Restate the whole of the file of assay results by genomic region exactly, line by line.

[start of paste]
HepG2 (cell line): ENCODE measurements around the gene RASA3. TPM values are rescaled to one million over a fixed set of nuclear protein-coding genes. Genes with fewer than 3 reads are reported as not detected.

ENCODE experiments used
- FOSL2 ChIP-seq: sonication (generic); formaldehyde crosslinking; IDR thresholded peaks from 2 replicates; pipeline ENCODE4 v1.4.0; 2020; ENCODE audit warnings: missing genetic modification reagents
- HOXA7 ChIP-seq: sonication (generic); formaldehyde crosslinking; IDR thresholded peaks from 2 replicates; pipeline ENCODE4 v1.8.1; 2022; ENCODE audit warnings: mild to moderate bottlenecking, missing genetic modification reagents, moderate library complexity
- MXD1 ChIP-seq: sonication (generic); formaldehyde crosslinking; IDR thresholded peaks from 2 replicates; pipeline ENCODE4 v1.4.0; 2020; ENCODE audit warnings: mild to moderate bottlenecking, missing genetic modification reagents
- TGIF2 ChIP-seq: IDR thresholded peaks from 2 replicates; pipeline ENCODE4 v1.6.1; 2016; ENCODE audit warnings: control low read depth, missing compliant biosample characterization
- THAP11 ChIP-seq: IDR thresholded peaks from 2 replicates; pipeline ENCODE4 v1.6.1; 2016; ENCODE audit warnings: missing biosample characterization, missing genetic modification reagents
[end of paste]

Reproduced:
HepG2 (cell line): ENCODE measurements around the gene RASA3. TPM values are rescaled to one million over a fixed set of nuclear protein-coding genes. Genes with fewer than 3 reads are reported as not detected.

ENCODE experiments used
- FOSL2 ChIP-seq: sonication (generic); formaldehyde crosslinking; IDR thresholded peaks from 2 replicates; pipeline ENCODE4 v1.4.0; 2020; ENCODE audit warnings: missing genetic modification reagents
- HOXA7 ChIP-seq: sonication (generic); formaldehyde crosslinking; IDR thresholded peaks from 2 replicates; pipeline ENCODE4 v1.8.1; 2022; ENCODE audit warnings: mild to moderate bottlenecking, missing genetic modification reagents, moderate library complexity
- MXD1 ChIP-seq: sonication (generic); formaldehyde crosslinking; IDR thresholded peaks from 2 replicates; pipeline ENCODE4 v1.4.0; 2020; ENCODE audit warnings: mild to moderate bottlenecking, missing genetic modification reagents
- TGIF2 ChIP-seq: IDR thresholded peaks from 2 replicates; pipeline ENCODE4 v1.6.1; 2016; ENCODE audit warnings: control low read depth, missing compliant biosample characterization
- THAP11 ChIP-seq: IDR thresholded peaks from 2 replicates; pipeline ENCODE4 v1.6.1; 2016; ENCODE audit warnings: missing biosample characterization, missing genetic modification reagents